Tuesday, August 5, 2014

There's No Place Like Home: Supportive IRAs Offer Independence, Advocacy

Three Geneseo women are able to fully experience the joys and challenges of community life with assistance from the newest offering at The Arc of Livingston-Wyoming: Supportive IRAs.

Program participants Laura Olyer (left)
and Becky Nilsson
IRA stands for Individualized Residential Alternative. A Supportive IRA is an independent residence, such as an apartment, where a person lives on his or her own with assistance from The Arc to balance aspects of their life such as money management, self-advocacy, or accessing support. They live, work and socialize in fulfilling and productive ways by making their own choices with the advocacy of Arc staff by their side.

“I love shopping, going out to eat, and doing crafts,” says Laura Olyer, one of the program participants. “(With the Supportive IRA program), I get to do those things on my own, and sometimes with other members of the program. A staff person also comes by to help me keep the apartment looking nice.”

Laura, Becky Nilsson, and Judy Gardner are the first participants in the Supportive IRA program. Each of the ladies lives in her own apartment in a different part of town. They share common interests, and can often be found together, spending a Saturday afternoon at a street festival or farmers’ market. But the supports that they receive from the program are unique and person centered, according to Residential Services Director Deborah Tuckerman.

Laura Olyer outside her Supportive IRA
“We customize our services based on what the participant needs in terms of their level of support,” she says. “It really is an individualized service. We have staff on-call 24 hours a day to help out in urgent situations, which is a nice safety net for individuals. We also have weekly nursing support to help ensure health and safety needs are met.”

The Supportive IRA program officially launched on June 1st, after months of behind-the-scenes work by the Residential Services team. Overseeing the program are Residential Services Manager Amanda Hamler, Site Supervisor Maureen Kingston, and Direct Support Professional who meets with each participant 2-3 times per week at home and in the community.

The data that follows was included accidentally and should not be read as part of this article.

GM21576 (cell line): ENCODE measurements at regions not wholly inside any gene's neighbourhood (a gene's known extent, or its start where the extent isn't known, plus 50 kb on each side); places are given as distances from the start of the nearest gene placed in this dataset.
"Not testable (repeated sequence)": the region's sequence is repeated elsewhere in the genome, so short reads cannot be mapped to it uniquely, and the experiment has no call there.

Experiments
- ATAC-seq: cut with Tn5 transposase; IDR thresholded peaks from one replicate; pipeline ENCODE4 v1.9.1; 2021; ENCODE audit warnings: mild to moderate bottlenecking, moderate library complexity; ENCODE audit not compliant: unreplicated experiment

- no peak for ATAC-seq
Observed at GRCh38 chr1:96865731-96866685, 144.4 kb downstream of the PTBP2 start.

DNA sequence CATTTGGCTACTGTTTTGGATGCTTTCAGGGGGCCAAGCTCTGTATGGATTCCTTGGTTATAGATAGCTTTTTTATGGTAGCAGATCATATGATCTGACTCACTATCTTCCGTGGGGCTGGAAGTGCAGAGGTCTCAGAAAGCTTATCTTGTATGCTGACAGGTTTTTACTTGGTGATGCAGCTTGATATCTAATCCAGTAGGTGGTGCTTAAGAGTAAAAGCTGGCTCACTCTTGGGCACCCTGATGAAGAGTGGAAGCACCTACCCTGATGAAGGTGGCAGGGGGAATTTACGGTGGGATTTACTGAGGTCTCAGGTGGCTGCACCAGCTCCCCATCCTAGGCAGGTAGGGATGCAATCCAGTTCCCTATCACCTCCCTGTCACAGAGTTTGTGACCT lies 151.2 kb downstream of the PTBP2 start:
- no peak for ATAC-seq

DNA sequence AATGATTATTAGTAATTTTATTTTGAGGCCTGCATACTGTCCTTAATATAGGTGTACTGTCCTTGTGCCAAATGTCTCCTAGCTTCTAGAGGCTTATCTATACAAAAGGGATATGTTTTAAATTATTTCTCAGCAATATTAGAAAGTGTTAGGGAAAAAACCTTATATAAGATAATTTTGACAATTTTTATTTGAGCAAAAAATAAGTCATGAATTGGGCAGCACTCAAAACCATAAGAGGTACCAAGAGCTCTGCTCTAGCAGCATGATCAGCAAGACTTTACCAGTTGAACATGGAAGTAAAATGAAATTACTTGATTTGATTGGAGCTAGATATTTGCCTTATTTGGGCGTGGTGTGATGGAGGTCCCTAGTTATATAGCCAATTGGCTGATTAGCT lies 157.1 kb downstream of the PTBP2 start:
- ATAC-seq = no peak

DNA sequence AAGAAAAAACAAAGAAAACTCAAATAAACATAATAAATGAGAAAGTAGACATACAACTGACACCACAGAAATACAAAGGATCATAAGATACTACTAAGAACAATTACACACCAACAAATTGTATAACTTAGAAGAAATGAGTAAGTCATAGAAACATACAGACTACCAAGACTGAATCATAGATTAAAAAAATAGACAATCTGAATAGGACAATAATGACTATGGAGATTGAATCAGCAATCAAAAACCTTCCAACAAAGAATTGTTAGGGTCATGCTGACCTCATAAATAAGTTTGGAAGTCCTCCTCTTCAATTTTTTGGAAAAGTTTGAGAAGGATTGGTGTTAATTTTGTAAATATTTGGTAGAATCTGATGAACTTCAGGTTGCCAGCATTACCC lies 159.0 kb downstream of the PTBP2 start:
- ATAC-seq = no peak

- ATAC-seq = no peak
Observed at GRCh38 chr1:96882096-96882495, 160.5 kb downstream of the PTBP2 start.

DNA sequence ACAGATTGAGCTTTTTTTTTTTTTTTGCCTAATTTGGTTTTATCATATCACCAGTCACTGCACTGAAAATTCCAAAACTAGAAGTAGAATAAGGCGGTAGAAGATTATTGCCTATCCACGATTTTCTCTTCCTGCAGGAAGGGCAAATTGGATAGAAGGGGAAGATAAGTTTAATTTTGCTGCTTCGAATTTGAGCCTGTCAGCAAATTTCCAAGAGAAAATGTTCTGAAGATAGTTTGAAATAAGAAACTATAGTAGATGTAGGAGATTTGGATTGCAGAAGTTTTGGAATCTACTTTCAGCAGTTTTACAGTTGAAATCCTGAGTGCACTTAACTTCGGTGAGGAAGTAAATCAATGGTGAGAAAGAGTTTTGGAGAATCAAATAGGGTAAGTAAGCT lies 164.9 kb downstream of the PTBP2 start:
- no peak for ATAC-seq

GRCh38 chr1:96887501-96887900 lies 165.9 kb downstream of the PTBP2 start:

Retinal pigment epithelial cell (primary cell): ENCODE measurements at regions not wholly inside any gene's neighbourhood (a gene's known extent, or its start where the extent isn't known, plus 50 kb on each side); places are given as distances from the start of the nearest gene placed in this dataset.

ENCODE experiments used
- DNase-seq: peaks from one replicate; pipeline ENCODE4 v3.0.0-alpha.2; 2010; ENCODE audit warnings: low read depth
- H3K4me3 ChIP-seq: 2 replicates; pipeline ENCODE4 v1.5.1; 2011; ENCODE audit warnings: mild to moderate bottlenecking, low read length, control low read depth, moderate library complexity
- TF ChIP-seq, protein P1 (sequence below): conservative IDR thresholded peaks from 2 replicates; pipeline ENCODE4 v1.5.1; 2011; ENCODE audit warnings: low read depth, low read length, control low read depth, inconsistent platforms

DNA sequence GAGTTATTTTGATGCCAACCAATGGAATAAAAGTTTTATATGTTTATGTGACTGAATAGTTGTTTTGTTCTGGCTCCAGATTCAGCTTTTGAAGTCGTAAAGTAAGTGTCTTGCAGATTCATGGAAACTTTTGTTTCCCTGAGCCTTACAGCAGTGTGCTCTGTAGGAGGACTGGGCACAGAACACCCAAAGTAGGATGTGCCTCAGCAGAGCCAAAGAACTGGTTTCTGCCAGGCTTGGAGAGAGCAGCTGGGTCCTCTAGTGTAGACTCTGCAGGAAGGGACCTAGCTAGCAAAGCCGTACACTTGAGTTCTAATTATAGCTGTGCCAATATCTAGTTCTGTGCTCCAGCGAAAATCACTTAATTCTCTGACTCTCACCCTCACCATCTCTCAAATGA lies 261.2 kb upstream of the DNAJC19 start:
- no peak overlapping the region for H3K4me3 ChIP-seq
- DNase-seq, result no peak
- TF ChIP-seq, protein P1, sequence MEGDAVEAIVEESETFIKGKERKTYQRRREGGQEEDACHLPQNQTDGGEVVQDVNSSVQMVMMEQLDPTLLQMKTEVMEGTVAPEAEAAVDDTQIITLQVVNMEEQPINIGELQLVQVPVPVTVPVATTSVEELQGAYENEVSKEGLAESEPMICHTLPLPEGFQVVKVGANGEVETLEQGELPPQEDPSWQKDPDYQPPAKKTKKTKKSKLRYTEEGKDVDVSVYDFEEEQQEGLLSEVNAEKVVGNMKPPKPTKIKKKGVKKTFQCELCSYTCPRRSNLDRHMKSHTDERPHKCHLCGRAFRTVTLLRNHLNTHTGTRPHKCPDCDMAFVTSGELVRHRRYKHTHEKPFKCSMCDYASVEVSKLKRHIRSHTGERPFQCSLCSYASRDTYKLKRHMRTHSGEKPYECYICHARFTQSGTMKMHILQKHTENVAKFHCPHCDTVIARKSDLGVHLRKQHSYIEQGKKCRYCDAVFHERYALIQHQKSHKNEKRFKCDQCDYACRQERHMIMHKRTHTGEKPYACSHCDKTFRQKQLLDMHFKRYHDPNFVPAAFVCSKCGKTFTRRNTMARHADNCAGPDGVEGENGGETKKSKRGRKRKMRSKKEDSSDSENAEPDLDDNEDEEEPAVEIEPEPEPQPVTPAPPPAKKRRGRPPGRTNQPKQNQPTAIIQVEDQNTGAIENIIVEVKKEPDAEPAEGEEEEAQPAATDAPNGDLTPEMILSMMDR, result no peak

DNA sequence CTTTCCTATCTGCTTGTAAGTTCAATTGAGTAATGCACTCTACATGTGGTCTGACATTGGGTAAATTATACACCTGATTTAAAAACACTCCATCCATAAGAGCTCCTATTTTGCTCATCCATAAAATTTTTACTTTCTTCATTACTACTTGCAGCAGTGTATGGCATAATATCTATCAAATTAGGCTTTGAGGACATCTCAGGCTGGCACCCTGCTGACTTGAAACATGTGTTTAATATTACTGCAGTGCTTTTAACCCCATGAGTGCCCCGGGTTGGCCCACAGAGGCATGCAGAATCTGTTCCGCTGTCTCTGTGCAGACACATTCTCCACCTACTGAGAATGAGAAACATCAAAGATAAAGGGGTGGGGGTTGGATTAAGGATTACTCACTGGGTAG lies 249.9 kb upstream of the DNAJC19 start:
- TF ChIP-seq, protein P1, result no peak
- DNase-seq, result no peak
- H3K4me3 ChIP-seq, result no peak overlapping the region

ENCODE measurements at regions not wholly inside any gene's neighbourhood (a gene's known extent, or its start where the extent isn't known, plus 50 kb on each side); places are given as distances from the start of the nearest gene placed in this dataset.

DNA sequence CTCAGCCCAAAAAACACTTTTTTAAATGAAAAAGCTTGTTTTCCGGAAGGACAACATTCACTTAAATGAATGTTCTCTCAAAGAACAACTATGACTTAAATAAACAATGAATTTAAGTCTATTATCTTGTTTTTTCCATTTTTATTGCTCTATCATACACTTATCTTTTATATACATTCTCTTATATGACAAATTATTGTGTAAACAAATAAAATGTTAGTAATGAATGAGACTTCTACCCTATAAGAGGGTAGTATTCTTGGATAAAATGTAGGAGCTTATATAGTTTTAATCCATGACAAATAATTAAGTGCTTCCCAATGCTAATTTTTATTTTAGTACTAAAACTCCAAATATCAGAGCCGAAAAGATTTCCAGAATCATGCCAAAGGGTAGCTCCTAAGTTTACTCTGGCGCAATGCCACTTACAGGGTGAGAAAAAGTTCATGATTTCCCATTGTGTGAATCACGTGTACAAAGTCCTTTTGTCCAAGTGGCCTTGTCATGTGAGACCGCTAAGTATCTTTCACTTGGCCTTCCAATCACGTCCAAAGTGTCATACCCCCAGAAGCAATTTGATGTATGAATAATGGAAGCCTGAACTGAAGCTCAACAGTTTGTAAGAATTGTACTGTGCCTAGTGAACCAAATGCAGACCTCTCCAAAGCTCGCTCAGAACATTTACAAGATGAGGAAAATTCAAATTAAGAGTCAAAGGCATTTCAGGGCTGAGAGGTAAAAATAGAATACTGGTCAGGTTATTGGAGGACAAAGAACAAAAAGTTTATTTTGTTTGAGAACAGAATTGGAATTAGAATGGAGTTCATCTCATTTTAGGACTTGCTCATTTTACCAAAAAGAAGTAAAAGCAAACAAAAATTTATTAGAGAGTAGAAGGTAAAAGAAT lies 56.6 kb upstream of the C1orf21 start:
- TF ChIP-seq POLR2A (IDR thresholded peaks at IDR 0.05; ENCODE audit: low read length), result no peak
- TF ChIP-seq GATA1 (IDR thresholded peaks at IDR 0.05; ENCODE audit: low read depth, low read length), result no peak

Wanda Krautwust,

Program eligibility for each individual is determined by New York State Office for People with Developmental Disabilities (OPWDD) following recommendation by The Arc. To qualify, individuals must have at least some basic cooking skills, must be able to administer their own medications, and must have solid fire safety skills.

The program is unique among The Arc’s Residential Services in that individuals lease the apartments in which they live, and then The Arc brings in its services. Apartments must go through a certification process by OPWDD to ensure that safety standards are met.

Organizers say that Supportive IRAs fill a gap in The Arc’s spectrum of Residential Services.

“It’s a nice stepping stone between our 24 hour supervised residences where intensive skill building activities occur, and independent living with more minimal supports,” Deborah says. “Our goal in the Supportive IRAs is to help people live a self-determined life in as independent a fashion as possible.”

With initial success under its belt, Residential Services has plans to expand the program throughout Livingston and Wyoming Counties.

“We do have a waiting list for our group homes,” Amanda says. “On the other hand, the Supportive IRA program is an area we are being told by the state that we can grow. So an area of focus for us will be looking at who is in our group homes that could benefit from this new program, adjusting them into Supportive IRAs where appropriate, and getting other people into the traditional group homes who are in need of more intensive levels of care.”

“The most rewarding part of the program has just been seeing the ladies together, and especially how they have already bonded,” she adds. “Knowing that this program is going to grow, I just think of how many more friendships they’re going to receive out of it and how much they’re really going to be able to take advantage of everything that the community has to offer. There’s a great big world right in their back yards, and we are able to help them to discover it.”

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